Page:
I was astonished by the level of interest and response to my “thanks, but no thanks” rant last week. I was in part reassured to know that I am not alone in the physical and emotional space and that these “afters” and “sides” of cancer and its treatment are very real and encroaching. However, at the same time I was saddened and frustrated that so many of us are struggling. Often silently, because we do not want to appear ungrateful or to upset family, friends and those around us.
From the outset in this cancer experience I have always reminded myself that there are many things which are not in my control, but many which are. And how I live the cancer deal is one of those in my control. I would rather be flippant and feisty, and poke fun at cancer than dwell in the doldrums and feel unhappy with my lot. It just is what it is and I get on with it. Mostly.
What came across clearly in the comments and conversations prompted by the rant, was the fact that amidst this weariness, we feel compelled to maintain a positive outlook and we feel guilty when we sometimes want to scream and stamp our feet. Well perhaps not stamp the feet as they hurt too much! There was a widely shared sense that we do not allow ourselves to have off days, and times of frustration or anguish.
I have been adjusting to these side effects of these meds for some time, and last week reached the point where I lifted my head out of the sand and realised that the pain and discomfort are such that there are many things which physically I can no longer do. I have had to acknowledge with some resistance, that the break I have booked for next month will be far more physically challenging than I have prepared myself for and that is beyond frustrating. This is not about inconvenience, this is about debilitating physical effects which are stopping me doing what I have long taken for granted. For example, one of the favourite parts of my work, visits to our project sites are increasingly difficult – I used to hop on and off of boats, sit on the floor in villages and walk for days in the Himalayas. Much of that is now too painful, unsafe or, sadly, beyond my capacity now.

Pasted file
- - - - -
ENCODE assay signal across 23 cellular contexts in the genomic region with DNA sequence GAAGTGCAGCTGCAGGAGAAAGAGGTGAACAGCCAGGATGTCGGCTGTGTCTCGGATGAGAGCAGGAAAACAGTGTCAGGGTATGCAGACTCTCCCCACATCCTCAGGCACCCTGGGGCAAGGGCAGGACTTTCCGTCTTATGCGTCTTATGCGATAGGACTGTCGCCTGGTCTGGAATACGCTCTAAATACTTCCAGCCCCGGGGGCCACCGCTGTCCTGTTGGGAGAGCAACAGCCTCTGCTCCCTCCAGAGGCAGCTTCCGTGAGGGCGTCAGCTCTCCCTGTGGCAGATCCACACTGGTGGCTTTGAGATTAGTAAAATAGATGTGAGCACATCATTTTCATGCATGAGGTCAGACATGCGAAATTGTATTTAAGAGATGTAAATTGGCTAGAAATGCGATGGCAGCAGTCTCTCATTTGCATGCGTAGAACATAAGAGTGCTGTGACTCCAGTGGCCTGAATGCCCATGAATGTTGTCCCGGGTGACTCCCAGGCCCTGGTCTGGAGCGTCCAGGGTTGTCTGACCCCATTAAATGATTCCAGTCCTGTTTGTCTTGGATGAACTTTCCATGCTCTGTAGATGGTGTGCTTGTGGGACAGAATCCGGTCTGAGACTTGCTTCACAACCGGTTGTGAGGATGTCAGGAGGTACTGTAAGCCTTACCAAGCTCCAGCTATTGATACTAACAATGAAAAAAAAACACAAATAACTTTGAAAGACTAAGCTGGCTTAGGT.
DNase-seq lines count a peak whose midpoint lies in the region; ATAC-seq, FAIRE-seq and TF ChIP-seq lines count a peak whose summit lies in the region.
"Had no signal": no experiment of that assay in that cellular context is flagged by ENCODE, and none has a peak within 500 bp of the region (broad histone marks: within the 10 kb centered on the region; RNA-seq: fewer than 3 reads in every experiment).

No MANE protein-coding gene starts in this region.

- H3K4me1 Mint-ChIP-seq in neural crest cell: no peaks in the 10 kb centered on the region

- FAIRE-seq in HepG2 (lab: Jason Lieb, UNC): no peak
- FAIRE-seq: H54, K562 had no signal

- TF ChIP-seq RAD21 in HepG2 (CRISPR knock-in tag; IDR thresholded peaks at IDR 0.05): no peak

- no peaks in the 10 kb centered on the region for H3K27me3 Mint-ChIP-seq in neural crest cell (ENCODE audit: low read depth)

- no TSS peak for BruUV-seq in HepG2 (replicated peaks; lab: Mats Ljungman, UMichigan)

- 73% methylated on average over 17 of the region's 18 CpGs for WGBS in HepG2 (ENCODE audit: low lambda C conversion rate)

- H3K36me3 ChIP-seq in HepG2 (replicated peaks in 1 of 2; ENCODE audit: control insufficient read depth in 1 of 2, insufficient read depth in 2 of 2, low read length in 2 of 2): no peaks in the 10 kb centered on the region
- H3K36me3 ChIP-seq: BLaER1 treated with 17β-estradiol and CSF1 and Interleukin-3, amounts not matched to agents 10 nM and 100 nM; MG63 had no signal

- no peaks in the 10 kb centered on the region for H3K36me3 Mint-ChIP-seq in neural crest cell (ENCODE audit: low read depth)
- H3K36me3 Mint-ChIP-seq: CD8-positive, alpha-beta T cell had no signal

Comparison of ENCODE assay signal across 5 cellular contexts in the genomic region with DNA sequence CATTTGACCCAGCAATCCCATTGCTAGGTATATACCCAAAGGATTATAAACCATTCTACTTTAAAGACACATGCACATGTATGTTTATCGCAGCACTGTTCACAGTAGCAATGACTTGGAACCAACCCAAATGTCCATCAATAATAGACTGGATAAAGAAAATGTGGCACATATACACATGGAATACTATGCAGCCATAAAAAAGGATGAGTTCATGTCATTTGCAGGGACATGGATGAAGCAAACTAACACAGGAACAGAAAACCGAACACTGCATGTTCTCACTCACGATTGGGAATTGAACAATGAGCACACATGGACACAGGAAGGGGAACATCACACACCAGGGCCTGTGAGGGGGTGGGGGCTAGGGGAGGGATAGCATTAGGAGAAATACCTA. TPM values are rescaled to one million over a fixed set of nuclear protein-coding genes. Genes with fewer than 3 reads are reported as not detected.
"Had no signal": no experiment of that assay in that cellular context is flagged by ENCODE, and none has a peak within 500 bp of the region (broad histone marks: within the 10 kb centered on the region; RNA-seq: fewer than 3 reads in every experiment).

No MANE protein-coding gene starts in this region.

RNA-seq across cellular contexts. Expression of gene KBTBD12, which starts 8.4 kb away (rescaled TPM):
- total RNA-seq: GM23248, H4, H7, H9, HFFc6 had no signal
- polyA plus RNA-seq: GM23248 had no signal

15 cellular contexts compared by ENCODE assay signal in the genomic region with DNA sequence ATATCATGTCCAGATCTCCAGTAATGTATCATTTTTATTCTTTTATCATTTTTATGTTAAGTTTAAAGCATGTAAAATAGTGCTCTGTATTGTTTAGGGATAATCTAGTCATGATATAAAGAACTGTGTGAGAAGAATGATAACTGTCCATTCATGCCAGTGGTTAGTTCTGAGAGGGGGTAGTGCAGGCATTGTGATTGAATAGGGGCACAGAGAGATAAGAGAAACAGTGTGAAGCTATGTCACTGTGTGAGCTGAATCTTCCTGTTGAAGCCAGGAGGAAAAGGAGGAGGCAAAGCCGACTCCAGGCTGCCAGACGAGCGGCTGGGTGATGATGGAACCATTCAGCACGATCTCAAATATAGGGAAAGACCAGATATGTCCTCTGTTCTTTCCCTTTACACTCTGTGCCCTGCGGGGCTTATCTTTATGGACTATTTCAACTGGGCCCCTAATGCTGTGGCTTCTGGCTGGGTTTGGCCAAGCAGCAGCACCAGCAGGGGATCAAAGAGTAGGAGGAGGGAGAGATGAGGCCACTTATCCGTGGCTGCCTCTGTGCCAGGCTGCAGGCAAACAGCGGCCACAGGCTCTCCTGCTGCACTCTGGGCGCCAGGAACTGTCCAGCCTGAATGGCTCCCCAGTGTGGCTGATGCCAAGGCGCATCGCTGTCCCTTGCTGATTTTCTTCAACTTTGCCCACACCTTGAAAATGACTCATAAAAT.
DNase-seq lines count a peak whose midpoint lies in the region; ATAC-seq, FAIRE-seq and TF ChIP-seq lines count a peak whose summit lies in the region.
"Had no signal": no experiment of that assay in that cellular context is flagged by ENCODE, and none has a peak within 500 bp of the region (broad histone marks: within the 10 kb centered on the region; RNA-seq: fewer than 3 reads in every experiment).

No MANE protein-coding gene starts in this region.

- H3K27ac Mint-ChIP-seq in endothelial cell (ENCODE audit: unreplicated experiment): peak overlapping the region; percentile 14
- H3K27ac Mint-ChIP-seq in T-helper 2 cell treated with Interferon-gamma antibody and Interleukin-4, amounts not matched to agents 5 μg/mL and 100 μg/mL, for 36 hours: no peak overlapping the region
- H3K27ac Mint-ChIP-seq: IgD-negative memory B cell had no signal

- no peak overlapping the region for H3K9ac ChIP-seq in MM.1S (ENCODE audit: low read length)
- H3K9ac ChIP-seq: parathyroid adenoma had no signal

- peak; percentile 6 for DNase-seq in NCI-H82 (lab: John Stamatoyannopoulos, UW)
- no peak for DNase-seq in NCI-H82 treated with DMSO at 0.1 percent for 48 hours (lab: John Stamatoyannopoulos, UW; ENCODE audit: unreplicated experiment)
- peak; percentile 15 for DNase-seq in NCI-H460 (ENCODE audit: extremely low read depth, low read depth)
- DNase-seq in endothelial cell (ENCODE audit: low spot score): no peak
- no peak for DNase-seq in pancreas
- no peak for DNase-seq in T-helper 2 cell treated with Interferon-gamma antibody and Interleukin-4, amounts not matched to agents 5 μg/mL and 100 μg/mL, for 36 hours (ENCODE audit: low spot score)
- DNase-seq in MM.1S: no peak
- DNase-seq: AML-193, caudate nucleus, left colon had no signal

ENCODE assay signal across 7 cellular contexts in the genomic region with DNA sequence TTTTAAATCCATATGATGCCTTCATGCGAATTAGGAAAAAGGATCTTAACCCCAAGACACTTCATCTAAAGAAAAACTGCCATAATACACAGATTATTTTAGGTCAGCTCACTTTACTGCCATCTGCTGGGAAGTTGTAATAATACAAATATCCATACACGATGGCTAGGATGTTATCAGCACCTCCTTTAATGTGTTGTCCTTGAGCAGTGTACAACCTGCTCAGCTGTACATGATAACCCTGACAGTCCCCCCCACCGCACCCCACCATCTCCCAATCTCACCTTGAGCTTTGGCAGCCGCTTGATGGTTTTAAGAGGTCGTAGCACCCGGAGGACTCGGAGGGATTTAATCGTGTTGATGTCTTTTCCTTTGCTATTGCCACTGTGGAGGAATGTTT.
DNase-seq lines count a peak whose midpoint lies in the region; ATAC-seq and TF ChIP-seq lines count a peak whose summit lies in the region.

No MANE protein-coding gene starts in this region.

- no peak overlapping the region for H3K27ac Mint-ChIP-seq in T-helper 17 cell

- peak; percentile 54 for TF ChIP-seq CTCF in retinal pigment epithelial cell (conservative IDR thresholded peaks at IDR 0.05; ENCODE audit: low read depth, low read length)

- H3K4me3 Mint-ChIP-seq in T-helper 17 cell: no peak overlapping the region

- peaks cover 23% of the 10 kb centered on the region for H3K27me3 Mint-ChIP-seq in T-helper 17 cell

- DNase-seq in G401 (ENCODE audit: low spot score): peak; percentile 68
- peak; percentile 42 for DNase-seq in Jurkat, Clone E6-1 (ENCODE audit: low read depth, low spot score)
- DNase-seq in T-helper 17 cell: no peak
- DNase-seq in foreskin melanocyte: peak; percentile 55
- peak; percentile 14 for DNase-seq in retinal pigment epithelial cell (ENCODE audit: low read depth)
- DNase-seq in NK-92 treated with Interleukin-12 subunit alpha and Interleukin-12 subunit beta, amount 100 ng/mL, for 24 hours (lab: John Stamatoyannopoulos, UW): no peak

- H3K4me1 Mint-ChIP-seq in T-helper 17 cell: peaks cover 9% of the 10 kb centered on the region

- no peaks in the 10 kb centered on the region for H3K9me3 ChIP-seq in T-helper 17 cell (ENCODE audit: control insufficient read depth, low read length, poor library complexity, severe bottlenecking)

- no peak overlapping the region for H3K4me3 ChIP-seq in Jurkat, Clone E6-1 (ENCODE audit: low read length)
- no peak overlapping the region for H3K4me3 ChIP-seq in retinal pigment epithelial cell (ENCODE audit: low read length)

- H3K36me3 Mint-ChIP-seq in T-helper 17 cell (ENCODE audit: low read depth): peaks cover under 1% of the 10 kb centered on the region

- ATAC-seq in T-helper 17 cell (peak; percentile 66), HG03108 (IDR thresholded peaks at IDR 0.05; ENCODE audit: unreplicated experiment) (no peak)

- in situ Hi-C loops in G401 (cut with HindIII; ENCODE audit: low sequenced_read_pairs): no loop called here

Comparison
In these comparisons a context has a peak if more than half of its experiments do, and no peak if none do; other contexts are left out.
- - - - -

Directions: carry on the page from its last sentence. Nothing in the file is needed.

That is when I reached that tipping point and this rant took shape. I feel better for venting, but nothing of course changes the physical deal, the side effects are still there, and I still have difficulty walking. But it is what it is. I deal with it. I get on with it and adjust as far as possible. Mostly with a smile, but sometimes, it just gets too much and I weep. Not often, but sometimes.
These past weeks have been tough ones, and the prospect of more of the same in terms of side effects feels heavy. But I do work hard to balance this and make the most of what I DO have, and carpe that diem.
Most days I am incredulous that I have been able to realise my dream and ambition to live and work overseas, in such extraordinary places. I have now been in Asia for 13 years, and am humbled and moved by the incredible experiences I have been through and the wealth of inspiring and amazing people I have known. I love my life, and I have no significant regrets. There are of course a heap of things I still would love to do, sitting in my wish bucket. But, I have so much to be thankful for and if someone called “time” tomorrow, I would not plead for the chance to do that something I have not managed to get round to.
Even as I sit here, looking out onto the lush garden, the wind whispering in the mango tree, frogs croaking as more rains approach, I still have that sense of naïve wonder and fresh enthusiasm at being in such a place.
However, some days it just takes that extra energy and determination to get on with the day to day, and I find that the reserves have run low and it is just out of reach.
It is what it is.
Sometimes even geckoes have to rant.